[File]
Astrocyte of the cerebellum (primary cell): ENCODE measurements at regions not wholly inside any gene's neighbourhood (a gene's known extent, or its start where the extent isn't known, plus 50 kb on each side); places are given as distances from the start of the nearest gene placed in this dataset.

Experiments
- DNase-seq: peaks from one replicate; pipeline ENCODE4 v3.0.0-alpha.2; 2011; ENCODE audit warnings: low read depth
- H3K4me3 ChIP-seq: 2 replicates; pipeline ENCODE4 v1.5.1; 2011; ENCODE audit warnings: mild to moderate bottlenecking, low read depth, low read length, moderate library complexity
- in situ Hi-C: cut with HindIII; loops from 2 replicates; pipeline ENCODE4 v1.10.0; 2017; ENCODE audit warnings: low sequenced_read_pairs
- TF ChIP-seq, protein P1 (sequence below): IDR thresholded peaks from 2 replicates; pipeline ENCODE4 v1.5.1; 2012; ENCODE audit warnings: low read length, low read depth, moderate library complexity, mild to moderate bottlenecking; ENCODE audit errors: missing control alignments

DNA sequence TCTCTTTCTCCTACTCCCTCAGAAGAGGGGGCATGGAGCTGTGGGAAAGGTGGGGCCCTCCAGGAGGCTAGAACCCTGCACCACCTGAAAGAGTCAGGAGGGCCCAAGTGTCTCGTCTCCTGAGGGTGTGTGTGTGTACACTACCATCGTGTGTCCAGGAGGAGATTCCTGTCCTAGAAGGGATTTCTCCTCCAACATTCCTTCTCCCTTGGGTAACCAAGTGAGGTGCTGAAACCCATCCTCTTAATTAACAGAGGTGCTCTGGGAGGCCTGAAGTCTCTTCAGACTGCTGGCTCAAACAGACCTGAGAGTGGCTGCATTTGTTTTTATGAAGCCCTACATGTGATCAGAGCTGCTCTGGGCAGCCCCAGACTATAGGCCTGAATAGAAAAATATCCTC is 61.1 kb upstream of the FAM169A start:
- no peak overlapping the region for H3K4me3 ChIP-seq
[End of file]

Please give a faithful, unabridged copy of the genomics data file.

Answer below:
Astrocyte of the cerebellum (primary cell): ENCODE measurements at regions not wholly inside any gene's neighbourhood (a gene's known extent, or its start where the extent isn't known, plus 50 kb on each side); places are given as distances from the start of the nearest gene placed in this dataset.

Experiments
- DNase-seq: peaks from one replicate; pipeline ENCODE4 v3.0.0-alpha.2; 2011; ENCODE audit warnings: low read depth
- H3K4me3 ChIP-seq: 2 replicates; pipeline ENCODE4 v1.5.1; 2011; ENCODE audit warnings: mild to moderate bottlenecking, low read depth, low read length, moderate library complexity
- in situ Hi-C: cut with HindIII; loops from 2 replicates; pipeline ENCODE4 v1.10.0; 2017; ENCODE audit warnings: low sequenced_read_pairs
- TF ChIP-seq, protein P1 (sequence below): IDR thresholded peaks from 2 replicates; pipeline ENCODE4 v1.5.1; 2012; ENCODE audit warnings: low read length, low read depth, moderate library complexity, mild to moderate bottlenecking; ENCODE audit errors: missing control alignments

DNA sequence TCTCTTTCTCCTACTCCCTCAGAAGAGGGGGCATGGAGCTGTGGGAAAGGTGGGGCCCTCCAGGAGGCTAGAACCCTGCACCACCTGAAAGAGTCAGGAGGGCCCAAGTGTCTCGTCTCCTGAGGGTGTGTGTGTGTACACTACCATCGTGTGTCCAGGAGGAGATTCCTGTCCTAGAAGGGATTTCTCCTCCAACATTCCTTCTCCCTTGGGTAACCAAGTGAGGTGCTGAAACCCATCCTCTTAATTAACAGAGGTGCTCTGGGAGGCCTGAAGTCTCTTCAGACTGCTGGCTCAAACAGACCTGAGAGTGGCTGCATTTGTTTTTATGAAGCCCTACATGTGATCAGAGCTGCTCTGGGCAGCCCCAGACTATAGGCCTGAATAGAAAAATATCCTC is 61.1 kb upstream of the FAM169A start:
- no peak overlapping the region for H3K4me3 ChIP-seq